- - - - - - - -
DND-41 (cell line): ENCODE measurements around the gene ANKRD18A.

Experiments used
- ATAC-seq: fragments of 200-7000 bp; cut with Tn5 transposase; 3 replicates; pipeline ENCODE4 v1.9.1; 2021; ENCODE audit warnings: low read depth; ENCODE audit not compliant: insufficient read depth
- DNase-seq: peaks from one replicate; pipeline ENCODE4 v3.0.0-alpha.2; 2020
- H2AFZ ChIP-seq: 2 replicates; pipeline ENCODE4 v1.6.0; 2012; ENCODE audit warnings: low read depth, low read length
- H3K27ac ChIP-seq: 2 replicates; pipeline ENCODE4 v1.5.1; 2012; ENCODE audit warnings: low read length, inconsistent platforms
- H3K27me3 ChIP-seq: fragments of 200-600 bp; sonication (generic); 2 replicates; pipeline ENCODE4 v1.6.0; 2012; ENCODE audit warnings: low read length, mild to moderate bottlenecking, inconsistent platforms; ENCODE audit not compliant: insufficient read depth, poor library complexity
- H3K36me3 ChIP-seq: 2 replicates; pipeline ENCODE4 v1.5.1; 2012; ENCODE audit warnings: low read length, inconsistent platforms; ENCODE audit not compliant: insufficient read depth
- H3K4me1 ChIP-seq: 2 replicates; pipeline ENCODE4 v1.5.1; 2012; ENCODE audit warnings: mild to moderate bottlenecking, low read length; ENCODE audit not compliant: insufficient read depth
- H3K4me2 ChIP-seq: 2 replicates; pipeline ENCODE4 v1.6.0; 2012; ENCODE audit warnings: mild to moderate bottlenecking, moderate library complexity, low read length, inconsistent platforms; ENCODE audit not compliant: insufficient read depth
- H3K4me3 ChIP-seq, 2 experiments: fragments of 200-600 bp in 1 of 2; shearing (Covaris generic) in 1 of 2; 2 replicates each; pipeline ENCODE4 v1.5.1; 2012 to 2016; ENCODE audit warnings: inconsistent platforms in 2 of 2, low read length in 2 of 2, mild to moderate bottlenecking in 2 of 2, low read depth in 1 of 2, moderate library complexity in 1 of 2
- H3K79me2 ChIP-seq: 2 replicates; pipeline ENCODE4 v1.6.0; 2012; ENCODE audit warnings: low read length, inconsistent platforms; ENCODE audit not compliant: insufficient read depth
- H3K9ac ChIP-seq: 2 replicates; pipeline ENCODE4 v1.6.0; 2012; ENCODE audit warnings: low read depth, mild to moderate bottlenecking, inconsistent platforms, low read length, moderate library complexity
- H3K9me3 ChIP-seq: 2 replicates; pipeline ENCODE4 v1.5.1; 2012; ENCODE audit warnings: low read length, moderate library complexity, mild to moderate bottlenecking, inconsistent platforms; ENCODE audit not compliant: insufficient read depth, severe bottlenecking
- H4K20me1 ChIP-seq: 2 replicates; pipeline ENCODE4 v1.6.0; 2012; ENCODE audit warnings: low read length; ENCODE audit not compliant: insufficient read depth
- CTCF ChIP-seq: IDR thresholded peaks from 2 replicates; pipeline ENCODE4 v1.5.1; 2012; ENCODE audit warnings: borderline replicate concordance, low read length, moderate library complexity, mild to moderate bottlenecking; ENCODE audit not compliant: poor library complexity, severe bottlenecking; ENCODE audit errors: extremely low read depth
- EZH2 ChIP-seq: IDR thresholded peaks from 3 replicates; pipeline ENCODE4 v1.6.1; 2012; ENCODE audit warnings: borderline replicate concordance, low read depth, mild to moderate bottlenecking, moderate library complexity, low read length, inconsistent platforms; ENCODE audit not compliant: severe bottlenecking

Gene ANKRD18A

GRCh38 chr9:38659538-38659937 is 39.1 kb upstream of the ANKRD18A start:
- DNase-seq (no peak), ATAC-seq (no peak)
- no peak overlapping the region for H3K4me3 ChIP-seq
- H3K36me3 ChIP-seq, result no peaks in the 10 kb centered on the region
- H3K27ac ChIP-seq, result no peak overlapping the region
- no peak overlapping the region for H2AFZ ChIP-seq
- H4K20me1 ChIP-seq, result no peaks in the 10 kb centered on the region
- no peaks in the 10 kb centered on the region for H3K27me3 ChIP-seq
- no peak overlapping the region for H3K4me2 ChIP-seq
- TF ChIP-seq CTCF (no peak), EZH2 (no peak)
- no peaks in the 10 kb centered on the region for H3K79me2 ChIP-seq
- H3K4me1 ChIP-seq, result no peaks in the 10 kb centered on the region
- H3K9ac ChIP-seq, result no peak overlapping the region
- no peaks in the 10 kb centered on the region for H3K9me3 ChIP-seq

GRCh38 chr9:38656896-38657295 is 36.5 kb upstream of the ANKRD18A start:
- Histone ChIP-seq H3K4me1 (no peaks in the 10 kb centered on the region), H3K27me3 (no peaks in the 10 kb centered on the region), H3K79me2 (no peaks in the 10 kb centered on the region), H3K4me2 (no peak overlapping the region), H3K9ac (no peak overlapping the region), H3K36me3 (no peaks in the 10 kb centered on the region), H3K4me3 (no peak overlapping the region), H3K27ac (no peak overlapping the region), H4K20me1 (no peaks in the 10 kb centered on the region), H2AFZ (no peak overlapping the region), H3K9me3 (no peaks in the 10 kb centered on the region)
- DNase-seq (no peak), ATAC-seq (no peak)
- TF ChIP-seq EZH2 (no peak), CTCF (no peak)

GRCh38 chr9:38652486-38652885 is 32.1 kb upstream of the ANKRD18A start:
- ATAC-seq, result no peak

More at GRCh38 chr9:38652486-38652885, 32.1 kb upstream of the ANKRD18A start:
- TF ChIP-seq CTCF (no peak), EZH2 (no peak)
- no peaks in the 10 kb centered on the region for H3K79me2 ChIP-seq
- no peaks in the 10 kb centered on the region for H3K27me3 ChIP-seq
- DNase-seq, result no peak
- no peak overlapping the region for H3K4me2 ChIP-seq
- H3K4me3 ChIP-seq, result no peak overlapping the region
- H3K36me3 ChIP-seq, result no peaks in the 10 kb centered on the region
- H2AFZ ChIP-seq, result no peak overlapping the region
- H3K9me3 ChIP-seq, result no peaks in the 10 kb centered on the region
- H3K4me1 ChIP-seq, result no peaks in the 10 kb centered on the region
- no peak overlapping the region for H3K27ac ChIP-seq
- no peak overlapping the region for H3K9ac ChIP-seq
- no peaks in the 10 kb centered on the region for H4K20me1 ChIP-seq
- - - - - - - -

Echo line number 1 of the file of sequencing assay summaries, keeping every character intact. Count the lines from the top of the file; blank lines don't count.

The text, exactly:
DND-41 (cell line): ENCODE measurements around the gene ANKRD18A.